Apr 19th, 2004


I'm always hearing people say that the one thing they hate about Florida (aside from the utter incivility of our drivers) (and our dinosaur-sized cockroaches) (and the humidity) (and the heat), the Number One thing that they hate about Florida is that there is no change of season.

To those people I say: "Open your eyes, and your ears, and your noses." (I also say, "Shut your yap and go home then, and while you're at it, take all of your friends, too.)
It is spring here in my home, and it screams its presence at me as much as the cherry blossoms along the Potomac does to the folks up north. There are baby mangos clinging to the trees, and the branches are starting to droop from the weight. Orchids are blooming. There are Surinam cherries everywhere.

One of my favorite childhood foraging foods, I used to love to watch the looks on the other student's faces when I'd eat the cherries from the bush in front of the art studios at the University of Miami. To anyone born outside of their range, they look like the poster child for your parent's warning to never eat red berries from strange plants, it's probably poisonous.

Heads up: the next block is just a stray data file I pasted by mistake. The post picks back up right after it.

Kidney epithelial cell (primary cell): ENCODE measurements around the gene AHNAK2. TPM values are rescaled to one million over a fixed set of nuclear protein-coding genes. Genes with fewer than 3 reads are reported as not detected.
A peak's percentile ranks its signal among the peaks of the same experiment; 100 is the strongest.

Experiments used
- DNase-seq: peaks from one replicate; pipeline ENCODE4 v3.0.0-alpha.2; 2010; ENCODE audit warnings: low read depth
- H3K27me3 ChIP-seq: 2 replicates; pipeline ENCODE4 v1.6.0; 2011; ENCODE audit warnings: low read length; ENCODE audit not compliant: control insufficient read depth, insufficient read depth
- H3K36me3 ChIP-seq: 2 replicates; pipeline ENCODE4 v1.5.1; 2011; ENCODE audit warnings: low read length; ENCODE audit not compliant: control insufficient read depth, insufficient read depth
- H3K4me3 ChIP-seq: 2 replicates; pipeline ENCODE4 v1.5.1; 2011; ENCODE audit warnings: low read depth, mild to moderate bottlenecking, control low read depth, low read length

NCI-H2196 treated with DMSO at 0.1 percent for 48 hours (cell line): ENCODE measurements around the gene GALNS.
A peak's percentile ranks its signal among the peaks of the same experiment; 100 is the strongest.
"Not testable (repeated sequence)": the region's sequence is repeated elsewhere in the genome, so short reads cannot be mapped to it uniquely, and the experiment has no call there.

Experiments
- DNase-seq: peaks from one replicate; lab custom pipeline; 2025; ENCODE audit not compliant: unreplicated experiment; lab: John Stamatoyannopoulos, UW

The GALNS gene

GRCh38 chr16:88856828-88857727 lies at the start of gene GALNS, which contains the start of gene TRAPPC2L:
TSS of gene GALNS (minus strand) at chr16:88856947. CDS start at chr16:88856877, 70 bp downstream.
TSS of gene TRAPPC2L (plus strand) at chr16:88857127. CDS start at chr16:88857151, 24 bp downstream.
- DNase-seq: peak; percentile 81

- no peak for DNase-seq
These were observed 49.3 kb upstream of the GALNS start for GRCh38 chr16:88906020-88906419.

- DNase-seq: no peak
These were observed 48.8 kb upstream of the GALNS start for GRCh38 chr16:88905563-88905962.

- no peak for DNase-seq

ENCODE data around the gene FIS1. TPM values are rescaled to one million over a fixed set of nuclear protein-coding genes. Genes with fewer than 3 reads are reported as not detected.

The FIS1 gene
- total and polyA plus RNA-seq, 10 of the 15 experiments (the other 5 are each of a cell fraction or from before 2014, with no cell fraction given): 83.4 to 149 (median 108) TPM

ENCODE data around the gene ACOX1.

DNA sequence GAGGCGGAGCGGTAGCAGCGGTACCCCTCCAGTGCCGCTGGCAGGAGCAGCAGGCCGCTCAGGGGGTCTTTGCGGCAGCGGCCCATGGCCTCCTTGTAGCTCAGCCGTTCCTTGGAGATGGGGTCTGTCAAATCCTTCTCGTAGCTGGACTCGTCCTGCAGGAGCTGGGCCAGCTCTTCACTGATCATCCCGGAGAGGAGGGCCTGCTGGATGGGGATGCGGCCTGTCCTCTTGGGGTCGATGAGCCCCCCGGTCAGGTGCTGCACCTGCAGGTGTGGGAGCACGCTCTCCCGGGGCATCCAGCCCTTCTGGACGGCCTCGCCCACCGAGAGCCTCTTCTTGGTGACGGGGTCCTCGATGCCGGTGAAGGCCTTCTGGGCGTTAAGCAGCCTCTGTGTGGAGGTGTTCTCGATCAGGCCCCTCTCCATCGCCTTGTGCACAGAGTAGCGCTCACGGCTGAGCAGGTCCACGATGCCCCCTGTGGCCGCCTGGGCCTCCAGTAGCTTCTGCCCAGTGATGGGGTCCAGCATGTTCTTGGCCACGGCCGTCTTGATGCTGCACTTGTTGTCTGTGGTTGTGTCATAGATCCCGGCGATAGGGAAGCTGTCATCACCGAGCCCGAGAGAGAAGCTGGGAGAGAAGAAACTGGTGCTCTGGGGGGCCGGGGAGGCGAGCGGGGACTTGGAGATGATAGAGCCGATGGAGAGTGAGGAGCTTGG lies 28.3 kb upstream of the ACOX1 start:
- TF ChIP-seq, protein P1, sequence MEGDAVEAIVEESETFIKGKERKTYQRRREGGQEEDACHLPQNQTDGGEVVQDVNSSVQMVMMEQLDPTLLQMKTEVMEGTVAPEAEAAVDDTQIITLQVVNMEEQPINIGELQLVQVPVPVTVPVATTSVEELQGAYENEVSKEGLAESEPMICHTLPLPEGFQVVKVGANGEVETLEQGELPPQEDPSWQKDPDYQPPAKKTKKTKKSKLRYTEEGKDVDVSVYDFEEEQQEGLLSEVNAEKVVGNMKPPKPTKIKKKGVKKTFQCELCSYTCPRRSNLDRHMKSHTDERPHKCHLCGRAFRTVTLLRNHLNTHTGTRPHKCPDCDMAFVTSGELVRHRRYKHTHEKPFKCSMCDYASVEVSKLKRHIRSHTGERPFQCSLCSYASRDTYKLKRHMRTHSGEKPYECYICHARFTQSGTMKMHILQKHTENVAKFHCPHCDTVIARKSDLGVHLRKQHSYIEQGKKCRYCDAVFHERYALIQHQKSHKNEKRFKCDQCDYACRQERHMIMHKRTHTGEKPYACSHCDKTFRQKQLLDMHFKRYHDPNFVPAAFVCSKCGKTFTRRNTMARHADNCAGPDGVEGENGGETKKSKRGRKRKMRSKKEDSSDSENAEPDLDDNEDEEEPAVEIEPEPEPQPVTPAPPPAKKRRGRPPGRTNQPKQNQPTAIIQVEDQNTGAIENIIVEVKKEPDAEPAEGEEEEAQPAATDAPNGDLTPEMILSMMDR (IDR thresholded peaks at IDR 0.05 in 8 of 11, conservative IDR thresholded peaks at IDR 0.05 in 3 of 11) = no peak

There are sandhill cranes along the highway. I hear the metallic "Cheek" of the cardinals nesting out in the cherry hedges. The rare, or at least isolated population of Red-Whiskered Bulbuls has come back to my yard to eat the mulberries. The mulberries are staining my dog purple when he goes out to play in the back yard. Possums and raccoons are starting families, and so are out at night, looking for cat food, or at least garbage cans or bugs.

The air is starting to get heavy and moist, more palpable against your skin. Soon the rains will come, and every afternoon the storms will build up out west, over the Everglades, and move across to the sea. With that comes the smell of wet and salt and rotting foliage.

And that, my dear blind and deaf friends, is how you know that spring has come to South Florida.